New York: Actor Bruce Willis's medical condition was inaccurately reported by the media, reveals a new research paper published by the Oxford University Press. As per the journal, Bruce, who had initially been diagnosed with aphasia (an acquired language impairment) was later found to suffer from frontotemporal degeneration. Rather than describing how frontotemporal degeneration was discovered to be the underlying source of Willis’ aphasia, many reports described his aphasia as 'progressing into' frontotemporal degeneration, implying they are two different disorders.
Soon after the family released the second diagnosis, CBS evening news host Norah O’Donnell declared that Bruce's family said the actor 'has progressed into frontotemporal dementia, which impacts personality, behaviour, and language.' Similarly, Entertainment Tonight reported that the family “… revealed that his brain disease has progressed to frontotemporal dementia.”
The paper maintained that the statements were inaccurate. “His aphasia did not turn into frontotemporal degeneration. His aphasia was a symptom of frontotemporal degeneration and after ten months his doctors had figured out the underlying condition,” the research noted.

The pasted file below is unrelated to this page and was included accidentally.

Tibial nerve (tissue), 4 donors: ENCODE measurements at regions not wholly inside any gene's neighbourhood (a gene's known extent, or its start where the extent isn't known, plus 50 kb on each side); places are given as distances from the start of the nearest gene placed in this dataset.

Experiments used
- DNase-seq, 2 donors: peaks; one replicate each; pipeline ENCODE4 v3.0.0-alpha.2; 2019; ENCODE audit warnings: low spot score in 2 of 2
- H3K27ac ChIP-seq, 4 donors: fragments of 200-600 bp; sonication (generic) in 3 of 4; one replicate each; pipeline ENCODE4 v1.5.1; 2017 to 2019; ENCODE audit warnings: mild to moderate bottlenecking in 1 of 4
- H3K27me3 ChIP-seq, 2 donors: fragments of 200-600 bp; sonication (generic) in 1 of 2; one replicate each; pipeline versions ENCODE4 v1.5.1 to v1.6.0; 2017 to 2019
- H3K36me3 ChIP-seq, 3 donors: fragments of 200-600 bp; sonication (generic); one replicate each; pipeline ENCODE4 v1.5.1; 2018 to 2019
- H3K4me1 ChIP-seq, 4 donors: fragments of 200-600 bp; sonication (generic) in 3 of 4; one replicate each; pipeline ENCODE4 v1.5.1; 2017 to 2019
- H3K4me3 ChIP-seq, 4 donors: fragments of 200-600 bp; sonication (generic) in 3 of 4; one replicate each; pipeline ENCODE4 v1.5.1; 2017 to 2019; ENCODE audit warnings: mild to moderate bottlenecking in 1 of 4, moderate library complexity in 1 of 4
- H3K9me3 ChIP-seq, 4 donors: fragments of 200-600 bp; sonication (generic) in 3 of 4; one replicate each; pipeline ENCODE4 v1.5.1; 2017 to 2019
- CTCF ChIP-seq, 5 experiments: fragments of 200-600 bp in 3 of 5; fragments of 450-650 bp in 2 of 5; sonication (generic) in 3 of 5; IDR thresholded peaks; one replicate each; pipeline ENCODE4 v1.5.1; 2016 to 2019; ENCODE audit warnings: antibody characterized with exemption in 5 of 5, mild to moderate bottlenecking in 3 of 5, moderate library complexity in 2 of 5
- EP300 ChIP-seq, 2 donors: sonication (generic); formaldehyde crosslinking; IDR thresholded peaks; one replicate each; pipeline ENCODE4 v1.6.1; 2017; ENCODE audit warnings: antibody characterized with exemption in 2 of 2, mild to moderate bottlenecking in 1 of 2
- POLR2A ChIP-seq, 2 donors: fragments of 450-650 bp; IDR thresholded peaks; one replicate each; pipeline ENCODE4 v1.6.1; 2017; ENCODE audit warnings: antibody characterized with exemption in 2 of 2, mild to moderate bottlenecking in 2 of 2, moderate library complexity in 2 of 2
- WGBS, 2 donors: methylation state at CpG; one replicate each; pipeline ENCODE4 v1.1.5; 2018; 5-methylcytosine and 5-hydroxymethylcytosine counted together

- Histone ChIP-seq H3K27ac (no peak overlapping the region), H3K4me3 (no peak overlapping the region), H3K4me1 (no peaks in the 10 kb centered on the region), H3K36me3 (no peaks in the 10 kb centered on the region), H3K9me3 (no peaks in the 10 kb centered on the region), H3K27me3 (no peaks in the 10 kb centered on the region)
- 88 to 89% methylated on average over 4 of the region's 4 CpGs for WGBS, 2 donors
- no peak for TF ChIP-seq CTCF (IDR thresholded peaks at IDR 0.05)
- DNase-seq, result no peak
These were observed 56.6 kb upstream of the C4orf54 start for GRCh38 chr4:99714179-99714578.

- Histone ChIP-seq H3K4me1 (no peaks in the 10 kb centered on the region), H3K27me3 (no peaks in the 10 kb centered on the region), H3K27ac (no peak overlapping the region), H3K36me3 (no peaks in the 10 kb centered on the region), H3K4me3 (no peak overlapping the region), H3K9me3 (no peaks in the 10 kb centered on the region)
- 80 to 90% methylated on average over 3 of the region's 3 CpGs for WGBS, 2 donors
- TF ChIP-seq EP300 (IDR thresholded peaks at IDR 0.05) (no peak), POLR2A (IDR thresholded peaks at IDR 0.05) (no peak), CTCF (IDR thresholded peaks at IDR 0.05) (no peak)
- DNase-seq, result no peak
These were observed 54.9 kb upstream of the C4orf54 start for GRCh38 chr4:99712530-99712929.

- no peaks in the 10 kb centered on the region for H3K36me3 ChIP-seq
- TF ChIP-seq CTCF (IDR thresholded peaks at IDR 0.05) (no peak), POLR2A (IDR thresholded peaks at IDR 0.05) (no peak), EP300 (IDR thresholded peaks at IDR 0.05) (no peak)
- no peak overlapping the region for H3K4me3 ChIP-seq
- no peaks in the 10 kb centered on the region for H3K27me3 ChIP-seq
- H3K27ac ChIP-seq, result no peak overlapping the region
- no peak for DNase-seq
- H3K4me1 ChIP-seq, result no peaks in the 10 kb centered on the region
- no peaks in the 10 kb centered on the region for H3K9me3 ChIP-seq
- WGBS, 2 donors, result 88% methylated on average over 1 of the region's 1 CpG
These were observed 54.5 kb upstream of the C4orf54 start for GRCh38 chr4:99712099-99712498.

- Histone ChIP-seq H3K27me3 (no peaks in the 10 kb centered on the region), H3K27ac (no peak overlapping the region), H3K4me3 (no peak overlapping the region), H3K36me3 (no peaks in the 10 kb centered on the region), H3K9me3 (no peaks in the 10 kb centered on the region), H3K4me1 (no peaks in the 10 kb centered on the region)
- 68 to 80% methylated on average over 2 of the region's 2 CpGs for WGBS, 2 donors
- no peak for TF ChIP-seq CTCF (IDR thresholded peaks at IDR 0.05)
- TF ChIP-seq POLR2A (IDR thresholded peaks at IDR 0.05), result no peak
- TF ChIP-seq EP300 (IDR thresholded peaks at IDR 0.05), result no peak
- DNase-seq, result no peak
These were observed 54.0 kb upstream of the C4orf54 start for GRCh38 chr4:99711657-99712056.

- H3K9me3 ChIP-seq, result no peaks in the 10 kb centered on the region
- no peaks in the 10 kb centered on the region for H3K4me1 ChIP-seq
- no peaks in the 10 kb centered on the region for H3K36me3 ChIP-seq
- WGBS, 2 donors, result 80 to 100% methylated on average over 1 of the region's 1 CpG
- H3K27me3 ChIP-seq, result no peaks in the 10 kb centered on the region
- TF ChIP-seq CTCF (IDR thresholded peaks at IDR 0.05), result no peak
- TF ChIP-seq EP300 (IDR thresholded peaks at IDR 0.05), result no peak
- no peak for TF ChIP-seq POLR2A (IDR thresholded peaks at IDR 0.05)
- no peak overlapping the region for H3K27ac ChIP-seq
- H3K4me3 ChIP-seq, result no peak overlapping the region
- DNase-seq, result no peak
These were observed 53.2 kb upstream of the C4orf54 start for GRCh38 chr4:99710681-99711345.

The journal also speculated that the media found that aphasia developing into something else made for a better narrative. An esoteric and complicated story about diagnostic clarification is not nearly as interesting as a story of a movie star suffering further hardship, it noted.
“Given the confusion surrounding frontotemporal degeneration, the courageous disclosure by the Willis family is a model for educating the public about this still hidden disease,” said Steven M Albert, the editor-in-chief of Innovation in Aging, which published the paper.
(With IANS inputs)